Still another highlight of the journey through Russia (one that Celestial Seasonings' Mo Siegel probably had a lot to do with) was the spontaneous "herb walks" that took place almost everywhere the group went in the Soviet Union. "Since the region between the Caspian and Black Seas contains over 4,500 species of plants, including 550 wild herbs, these walks occurred at almost any time and in almost any place: within the ruined walls of a pagan temple; above timberline in the majestic Caucasus mountains; on a Black Sea citrus farm; or at any unscheduled bus stop along any country road. These impromptu inspections of the native flora—like so many other spur-of-the-moment things we did—were easy to work into our schedule because, as nearly as I could tell, no 'secret police' followed us around and we were free to come and go as we pleased."

Sara closed her report to the rest of MOTHER EARTH NEWS' staff by noting that, as much as everyone on the trip enjoyed seeing the sights of Russia, the "best part of all" was getting to meet and know some of the multi-racial, multilingual people of the Soviet Union. "They were surprisingly gracious, friendly, generous, and affectionate. And as interested in our manners, clothes, and customs as we were in theirs."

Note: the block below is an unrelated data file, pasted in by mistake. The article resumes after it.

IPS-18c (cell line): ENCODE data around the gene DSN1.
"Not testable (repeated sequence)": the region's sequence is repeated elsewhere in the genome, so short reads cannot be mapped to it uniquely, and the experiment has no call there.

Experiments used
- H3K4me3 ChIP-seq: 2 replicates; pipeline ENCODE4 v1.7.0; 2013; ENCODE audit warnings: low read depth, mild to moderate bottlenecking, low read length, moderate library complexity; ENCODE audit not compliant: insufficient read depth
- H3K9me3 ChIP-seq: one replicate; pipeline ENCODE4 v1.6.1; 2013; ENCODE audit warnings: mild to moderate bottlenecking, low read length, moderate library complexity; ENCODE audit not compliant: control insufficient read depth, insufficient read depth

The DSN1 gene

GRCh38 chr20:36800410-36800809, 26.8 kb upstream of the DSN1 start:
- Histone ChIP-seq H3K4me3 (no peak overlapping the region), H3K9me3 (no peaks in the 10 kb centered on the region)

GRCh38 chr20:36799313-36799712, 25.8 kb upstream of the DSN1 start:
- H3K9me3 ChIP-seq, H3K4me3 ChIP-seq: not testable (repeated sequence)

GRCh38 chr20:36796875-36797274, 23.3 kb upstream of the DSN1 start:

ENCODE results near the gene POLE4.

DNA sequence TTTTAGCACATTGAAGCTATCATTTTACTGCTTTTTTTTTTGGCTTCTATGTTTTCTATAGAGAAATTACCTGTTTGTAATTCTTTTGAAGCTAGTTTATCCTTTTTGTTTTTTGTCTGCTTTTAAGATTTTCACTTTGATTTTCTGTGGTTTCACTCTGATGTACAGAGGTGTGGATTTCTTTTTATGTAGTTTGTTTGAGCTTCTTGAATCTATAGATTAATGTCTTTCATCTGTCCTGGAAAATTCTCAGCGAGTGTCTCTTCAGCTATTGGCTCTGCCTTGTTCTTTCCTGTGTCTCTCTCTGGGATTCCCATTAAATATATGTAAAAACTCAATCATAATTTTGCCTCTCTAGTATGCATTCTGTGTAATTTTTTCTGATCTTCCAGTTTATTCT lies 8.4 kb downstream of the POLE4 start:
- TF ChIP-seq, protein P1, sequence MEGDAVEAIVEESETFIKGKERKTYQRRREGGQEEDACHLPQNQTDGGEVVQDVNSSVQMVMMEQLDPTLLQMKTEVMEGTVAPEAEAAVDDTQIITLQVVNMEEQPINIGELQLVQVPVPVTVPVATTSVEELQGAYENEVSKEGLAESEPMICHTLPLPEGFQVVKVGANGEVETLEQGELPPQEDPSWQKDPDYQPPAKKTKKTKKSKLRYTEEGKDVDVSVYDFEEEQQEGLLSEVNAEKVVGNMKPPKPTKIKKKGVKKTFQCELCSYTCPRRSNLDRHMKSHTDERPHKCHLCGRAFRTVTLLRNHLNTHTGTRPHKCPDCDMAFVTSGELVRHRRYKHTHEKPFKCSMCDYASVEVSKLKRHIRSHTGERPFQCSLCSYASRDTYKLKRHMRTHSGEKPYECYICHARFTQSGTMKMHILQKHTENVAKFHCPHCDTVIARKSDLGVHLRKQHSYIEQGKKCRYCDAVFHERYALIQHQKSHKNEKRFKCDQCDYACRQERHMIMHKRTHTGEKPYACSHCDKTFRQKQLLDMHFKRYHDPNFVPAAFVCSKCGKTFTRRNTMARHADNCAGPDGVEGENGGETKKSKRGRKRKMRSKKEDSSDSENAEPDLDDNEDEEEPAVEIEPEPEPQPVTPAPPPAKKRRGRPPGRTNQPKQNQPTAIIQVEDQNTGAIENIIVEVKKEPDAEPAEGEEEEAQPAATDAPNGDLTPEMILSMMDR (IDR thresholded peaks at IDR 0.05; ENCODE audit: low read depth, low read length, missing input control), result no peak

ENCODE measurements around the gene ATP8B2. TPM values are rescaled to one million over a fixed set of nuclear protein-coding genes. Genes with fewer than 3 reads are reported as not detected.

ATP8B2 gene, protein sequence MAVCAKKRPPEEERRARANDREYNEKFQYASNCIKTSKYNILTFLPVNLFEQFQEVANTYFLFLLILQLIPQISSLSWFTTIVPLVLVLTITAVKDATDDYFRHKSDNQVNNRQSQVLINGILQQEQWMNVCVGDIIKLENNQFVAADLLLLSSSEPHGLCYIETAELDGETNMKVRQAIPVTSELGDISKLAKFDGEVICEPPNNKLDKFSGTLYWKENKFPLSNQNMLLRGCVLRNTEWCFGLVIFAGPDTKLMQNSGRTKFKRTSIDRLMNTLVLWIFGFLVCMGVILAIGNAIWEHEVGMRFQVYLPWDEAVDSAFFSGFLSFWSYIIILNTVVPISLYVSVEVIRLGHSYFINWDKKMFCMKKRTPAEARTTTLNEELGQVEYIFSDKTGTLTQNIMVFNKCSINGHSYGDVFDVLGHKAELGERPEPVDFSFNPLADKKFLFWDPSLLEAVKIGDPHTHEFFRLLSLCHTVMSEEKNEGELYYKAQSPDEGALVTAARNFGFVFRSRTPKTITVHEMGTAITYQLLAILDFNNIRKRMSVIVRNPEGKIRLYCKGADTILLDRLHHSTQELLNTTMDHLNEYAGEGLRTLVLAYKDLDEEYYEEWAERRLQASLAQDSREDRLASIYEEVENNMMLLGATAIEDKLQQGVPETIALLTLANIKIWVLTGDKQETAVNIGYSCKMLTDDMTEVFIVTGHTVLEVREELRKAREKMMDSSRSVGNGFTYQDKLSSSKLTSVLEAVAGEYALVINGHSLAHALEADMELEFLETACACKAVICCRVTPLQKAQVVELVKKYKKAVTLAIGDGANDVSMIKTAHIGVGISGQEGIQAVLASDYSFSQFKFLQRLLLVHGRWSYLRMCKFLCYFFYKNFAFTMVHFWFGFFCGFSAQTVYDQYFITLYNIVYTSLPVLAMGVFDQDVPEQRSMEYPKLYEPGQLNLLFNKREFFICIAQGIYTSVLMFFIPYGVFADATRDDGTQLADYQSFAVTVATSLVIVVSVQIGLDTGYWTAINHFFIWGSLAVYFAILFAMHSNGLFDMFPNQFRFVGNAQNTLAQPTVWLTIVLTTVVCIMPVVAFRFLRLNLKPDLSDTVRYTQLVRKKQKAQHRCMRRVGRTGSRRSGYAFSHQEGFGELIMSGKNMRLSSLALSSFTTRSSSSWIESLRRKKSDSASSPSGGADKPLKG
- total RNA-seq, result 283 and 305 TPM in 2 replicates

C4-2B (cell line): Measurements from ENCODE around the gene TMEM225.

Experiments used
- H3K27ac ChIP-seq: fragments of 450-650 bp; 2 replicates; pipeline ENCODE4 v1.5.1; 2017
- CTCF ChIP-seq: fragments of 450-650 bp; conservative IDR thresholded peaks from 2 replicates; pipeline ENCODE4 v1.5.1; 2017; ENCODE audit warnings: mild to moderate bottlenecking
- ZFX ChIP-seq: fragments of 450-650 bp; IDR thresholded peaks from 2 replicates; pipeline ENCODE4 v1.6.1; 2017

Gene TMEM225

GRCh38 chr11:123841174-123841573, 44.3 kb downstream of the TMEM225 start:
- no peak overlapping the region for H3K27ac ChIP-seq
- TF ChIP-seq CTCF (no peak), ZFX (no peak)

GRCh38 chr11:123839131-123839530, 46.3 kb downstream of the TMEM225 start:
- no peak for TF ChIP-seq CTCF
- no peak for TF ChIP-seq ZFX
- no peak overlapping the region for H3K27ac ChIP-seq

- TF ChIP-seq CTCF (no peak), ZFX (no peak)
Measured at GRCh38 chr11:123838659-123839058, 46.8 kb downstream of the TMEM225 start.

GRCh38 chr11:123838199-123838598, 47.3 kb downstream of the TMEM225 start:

Now we bring this trip up here because, for some time, readers of this magazine have been asking if we have any plans to organize and sponsor tours of this nature.

Well, yes, we do. Which is why we sent Sara (who has both magazine and travel experience) on the trip mentioned here in the first place. It might very well be both interesting and educational if a group of MOTHER EARTH NEWS readers could get together for, say, a journey through the Amazon Basin (to see the environmental damage described by Anne and Paul Ehrlich). Or a visit to the best biodynamic and other "organic" gardens of Europe. Or a tour of Alaska's North Slope to see exactly what changes the oil wells have wrought on the ecology of the area. Or—as outlined here—a firsthand inspection of the health and nutrition of the Soviet Union.

So how about it? Are you interested? If you are, MOTHER EARTH NEWS (and Sara) are all ready to start the ball rolling by setting up another tour of Russia (very much like the one described here) running—tentatively—from May 27 through June 16, 1979.

The cost of this three-week adventure to the U.S.S.R. will be $1,900 per individual. That price includes all air fares and transportation from New York and on return, transfers, double occupancy in first-class hotels, meals, Russian tourist registration fees, and scheduled professional and sightseeing services. MOTHER EARTH NEWS (Sara) will make all the necessary arrangements and she (Sara) guarantees a good time for all. She (Sara) also intends to arrange more visits with those fabled Soviet centenarians the next time around.

If this appeals to you, we'd like to know about it. Send your name and address and a $50 deposit for each member of your party who'd like to join the 1979 Health and Nutrition Tour of the Soviet Union. Although the number of seats for this trip is strictly limited, the $50 deposit per seat will be enough to hold a spot for you. And if, for some reason, you have to change your plans between now and the time the tour leaves, your deposit will be cheerfully refunded, in full.

OK! That's it. Your chance to take an exceptionally, interesting trip with some of the finest people (our other readers) in the world. You've got the ball. Don't drop it!